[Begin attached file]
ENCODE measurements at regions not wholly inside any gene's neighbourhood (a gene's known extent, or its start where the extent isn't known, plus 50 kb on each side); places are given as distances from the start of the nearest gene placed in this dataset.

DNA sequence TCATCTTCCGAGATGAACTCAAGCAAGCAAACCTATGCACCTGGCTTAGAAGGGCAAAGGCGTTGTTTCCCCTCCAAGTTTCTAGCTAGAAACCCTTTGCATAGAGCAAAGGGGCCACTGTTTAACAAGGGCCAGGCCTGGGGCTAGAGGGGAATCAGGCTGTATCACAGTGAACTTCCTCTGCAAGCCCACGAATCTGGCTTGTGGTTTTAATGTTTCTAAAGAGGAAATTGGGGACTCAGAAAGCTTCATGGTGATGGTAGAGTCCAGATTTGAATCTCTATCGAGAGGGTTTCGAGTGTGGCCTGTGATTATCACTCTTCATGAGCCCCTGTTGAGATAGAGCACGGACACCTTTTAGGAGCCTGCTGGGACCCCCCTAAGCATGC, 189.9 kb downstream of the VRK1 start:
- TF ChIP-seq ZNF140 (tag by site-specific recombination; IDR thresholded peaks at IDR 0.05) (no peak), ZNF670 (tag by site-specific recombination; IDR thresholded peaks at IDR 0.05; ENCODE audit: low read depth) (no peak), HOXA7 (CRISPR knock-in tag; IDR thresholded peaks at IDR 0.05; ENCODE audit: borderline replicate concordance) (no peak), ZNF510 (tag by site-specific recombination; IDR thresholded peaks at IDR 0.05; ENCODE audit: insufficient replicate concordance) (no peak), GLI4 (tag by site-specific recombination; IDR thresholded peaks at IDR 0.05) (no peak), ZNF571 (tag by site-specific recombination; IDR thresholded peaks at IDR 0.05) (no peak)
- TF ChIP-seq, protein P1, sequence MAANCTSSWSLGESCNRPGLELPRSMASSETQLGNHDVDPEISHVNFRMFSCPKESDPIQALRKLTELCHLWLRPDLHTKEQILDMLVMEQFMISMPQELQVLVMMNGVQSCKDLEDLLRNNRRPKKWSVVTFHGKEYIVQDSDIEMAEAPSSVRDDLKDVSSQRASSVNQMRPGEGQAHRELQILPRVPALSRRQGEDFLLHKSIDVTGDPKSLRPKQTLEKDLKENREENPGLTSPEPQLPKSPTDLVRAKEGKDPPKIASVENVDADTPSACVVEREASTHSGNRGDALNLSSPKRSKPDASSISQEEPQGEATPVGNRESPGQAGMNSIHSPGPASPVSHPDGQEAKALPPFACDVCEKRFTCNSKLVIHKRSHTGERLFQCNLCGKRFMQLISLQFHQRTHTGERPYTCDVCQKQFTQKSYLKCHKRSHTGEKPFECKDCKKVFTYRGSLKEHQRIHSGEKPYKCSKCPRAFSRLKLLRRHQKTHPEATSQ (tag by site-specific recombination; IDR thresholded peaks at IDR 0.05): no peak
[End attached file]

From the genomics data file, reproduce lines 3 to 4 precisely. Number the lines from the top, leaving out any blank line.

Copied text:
- TF ChIP-seq ZNF140 (tag by site-specific recombination; IDR thresholded peaks at IDR 0.05) (no peak), ZNF670 (tag by site-specific recombination; IDR thresholded peaks at IDR 0.05; ENCODE audit: low read depth) (no peak), HOXA7 (CRISPR knock-in tag; IDR thresholded peaks at IDR 0.05; ENCODE audit: borderline replicate concordance) (no peak), ZNF510 (tag by site-specific recombination; IDR thresholded peaks at IDR 0.05; ENCODE audit: insufficient replicate concordance) (no peak), GLI4 (tag by site-specific recombination; IDR thresholded peaks at IDR 0.05) (no peak), ZNF571 (tag by site-specific recombination; IDR thresholded peaks at IDR 0.05) (no peak)
- TF ChIP-seq, protein P1, sequence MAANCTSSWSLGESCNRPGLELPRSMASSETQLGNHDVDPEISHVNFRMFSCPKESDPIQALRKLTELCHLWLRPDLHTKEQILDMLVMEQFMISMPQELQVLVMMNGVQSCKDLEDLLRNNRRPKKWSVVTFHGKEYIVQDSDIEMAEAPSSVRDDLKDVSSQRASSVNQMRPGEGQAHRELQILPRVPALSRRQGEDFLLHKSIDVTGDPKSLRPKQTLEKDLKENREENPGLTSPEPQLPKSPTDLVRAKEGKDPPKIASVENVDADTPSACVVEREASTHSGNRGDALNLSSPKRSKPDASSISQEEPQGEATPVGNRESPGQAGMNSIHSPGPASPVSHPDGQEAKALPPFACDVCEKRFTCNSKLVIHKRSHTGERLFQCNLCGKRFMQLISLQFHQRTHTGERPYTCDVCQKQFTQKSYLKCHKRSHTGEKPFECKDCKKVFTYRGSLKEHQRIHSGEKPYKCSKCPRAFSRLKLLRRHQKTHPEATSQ (tag by site-specific recombination; IDR thresholded peaks at IDR 0.05): no peak